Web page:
Wednesday, May 18th, 2022

How Ukraine’s military has so far opposed Russia

Eric Schmidt, Helen Cooper and Julian E. written by barnes

Ukrainian soldiers blew up bridges to prevent Russian ground troops from advancing. Its pilots and air defenses have prevented Russian fighter jets from conquering the skies.

And a band of knowledgeable Ukrainian cyber-warriors are still defeating Moscow in an information war, Motivational support at home and abroad.

To the surprise of many military analysts, Ukraine’s military is putting up a stronger-than-expected resistance Battle lines up and down across a country the size of Texas for the Russian military, Fighting with a resourcefulness and creativity US analysts said Russian troops could visit for weeks or months to come.

Ukrainians are also Taking advantage of the ghastly start of an all-out attack by Russia.

Armed with shoulder-fired anti-tank weapons, they ambushed a mile-long Russian armored convoy, impacting the capital Kyiv, helping to halt an advance plagued by a shortage of fuel and food, and Pulling off a march in which a handful were expected to run. Possibly days to weeks.

Volunteer fighters preparing weapons in Kyiv last week. (Credit: Lynsey Addario for The New York Times)

To be sure, Russia’s invasion is only a week old. The strategic southern city of Kherson fell on Wednesday; Kremlin forces intensify bombing of Kyiv and other cities; And, despite an influx of fresh weapons from the West, Ukrainian leaders say they desperately need more weapons to destroy Russian tanks and Russian warplanes.

And while the Ukrainian government publicized its victories and Russian attacks that killed civilians, it said little about the battlefield losses of its mechanized units.

For their part, Russian officials are unwilling to present the operation as a war, and therefore have not disclosed the engagements won by their forces.

The result, in these early days of the invasion, is that the Ukrainians are counterattacking the Russians in an information campaign.

On the battlefield, the Ukrainian military is conducting a highly effective and mobile defense, using its knowledge of its home turf to deter Russian forces on multiple fronts, General Mark A Milley, chairman of the Joint Chiefs of Staff, said on Thursday.

A Russian tank burns next to the body of an unidentified soldier during a fight with the Ukrainian Armed Forces in Kharkiv, Ukraine, on Sunday. (Credit: Sergei Bobok/Agence France-Presse – Getty Images)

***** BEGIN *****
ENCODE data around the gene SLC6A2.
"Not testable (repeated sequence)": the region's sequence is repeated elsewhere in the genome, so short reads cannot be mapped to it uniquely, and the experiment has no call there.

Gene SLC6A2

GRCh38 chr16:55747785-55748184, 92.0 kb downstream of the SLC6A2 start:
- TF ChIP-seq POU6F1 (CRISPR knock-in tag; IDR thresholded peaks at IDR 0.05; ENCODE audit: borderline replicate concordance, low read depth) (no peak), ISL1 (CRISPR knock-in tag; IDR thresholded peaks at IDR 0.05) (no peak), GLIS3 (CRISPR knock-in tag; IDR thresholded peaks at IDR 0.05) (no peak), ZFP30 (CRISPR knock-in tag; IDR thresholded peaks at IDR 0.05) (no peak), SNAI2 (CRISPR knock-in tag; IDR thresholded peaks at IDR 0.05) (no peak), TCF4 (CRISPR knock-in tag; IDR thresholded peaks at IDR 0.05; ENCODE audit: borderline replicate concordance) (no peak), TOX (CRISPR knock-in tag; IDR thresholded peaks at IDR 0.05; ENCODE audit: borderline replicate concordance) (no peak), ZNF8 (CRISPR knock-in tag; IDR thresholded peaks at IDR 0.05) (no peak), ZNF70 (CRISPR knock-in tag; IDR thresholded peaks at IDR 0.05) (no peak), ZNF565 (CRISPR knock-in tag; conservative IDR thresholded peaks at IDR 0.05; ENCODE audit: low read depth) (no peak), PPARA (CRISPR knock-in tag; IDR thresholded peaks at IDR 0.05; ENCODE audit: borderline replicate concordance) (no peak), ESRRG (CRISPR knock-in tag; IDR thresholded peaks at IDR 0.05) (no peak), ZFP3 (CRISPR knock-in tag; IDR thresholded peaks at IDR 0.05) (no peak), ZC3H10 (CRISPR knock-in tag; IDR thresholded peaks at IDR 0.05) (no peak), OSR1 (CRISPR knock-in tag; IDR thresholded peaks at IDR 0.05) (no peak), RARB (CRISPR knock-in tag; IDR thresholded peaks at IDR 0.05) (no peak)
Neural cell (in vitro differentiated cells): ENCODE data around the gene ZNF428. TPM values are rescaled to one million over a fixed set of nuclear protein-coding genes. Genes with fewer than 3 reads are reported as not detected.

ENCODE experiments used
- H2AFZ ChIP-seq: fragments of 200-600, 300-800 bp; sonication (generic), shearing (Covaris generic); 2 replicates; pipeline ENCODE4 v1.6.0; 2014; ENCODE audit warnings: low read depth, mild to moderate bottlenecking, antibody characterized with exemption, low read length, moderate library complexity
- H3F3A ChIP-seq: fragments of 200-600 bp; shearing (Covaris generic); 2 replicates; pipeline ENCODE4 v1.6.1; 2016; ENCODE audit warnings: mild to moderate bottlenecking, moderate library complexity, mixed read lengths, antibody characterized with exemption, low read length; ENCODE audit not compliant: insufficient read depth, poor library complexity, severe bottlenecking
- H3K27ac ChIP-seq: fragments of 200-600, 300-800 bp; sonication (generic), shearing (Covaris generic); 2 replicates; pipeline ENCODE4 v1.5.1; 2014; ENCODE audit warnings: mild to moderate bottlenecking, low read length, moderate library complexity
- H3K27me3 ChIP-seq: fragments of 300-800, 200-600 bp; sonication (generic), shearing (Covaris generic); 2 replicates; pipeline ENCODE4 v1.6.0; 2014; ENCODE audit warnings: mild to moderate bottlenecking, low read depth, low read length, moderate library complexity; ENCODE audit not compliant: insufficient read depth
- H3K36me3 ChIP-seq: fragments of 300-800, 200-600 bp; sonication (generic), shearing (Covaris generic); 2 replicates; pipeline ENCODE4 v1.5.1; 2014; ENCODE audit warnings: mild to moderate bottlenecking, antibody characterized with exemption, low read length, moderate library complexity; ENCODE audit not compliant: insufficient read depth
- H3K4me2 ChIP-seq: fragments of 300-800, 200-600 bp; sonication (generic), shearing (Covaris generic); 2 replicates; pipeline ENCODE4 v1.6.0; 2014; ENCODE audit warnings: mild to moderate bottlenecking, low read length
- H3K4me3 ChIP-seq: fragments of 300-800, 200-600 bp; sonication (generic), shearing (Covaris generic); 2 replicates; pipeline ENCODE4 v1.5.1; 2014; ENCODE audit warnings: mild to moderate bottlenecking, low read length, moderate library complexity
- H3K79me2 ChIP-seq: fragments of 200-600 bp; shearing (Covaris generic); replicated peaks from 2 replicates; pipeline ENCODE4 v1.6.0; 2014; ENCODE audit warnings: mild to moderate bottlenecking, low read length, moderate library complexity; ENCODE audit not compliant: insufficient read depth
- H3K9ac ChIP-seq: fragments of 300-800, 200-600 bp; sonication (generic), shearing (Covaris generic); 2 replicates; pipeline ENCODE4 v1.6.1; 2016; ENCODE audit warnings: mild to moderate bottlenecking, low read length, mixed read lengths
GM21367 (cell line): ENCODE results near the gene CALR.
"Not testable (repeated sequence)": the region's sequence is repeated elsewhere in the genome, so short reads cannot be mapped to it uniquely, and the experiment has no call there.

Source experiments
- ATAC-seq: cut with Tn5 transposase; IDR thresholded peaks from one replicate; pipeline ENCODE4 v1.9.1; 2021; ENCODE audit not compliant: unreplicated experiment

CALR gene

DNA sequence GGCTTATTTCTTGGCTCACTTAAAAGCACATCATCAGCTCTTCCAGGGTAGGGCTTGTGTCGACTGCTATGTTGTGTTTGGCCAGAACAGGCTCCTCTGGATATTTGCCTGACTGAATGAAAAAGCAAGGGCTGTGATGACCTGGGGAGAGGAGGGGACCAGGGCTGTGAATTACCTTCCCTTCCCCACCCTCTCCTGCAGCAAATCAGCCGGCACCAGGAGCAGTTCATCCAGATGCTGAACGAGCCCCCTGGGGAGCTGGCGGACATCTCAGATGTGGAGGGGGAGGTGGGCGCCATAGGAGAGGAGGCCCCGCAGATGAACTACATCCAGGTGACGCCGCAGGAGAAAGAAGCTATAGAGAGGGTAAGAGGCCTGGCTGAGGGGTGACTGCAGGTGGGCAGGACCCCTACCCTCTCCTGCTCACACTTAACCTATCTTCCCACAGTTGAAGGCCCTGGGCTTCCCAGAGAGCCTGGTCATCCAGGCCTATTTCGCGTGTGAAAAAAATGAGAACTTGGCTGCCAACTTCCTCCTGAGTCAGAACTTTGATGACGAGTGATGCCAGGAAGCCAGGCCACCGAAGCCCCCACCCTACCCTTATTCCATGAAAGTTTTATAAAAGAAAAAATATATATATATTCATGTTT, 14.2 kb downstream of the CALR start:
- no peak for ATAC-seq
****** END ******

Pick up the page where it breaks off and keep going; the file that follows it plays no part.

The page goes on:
Milley said some of the tactics employed by Ukrainian troops included using mobile weapon systems to push the Russians wherever they could. Ukraine’s forces, he told reporters traveling with him in Europe, “are fighting with extraordinary skill and courage against Russian forces.”

US officials have been impressed by the combat skills of the Ukrainians, but their assessment that Russia has a superior military has not changed.

Ukraine has succeeded in slowing Russian progress, but has not been able to stop it, nor is the resistance strong enough to transfer the war objectives of Russian President Vladimir Putin.

In the long term, US officials said, it will be difficult for Ukraine to continue to frustrate the Russian advance.

In the meantime, however, the Ukrainians are turning into a nation in arms. “In war, it’s always different than you think, and the side that learns fast and adapts fast will win,” said Frederick B. Hodges, a former top US military commander in Europe. For European policy analysis. “As of now, Ukraine is learning and rapidly adapting.”

Members of the Territorial Defense Force stand guard at a check point, as Russia’s invasion of Ukraine continues, at Independence Square in central Kyiv, Ukraine, March 3, 2022. REUTERS/Valentyn Ogirenko

Ukraine has the largest army in Europe, with 170,000 active-duty soldiers, 100,000 reservists and regional defense forces including at least 100,000 ex-servicemen. Thousands of citizens are also getting admitted now.

Ukrainian forces have been training for further Russian incursions since Ukraine’s annexation of the Crimean peninsula in 2014 and began supporting separatists in the Donbass region in eastern Ukraine.

Many veterans of Ukraine fought in those battles, so there is a subset of the population that is trained and knows how to fight the Russians.

The US Special Operations Forces also trains Ukrainian military forces. Leaders in Kyiv then assigned those soldiers to conventional units, allowing them to train a large part of the army.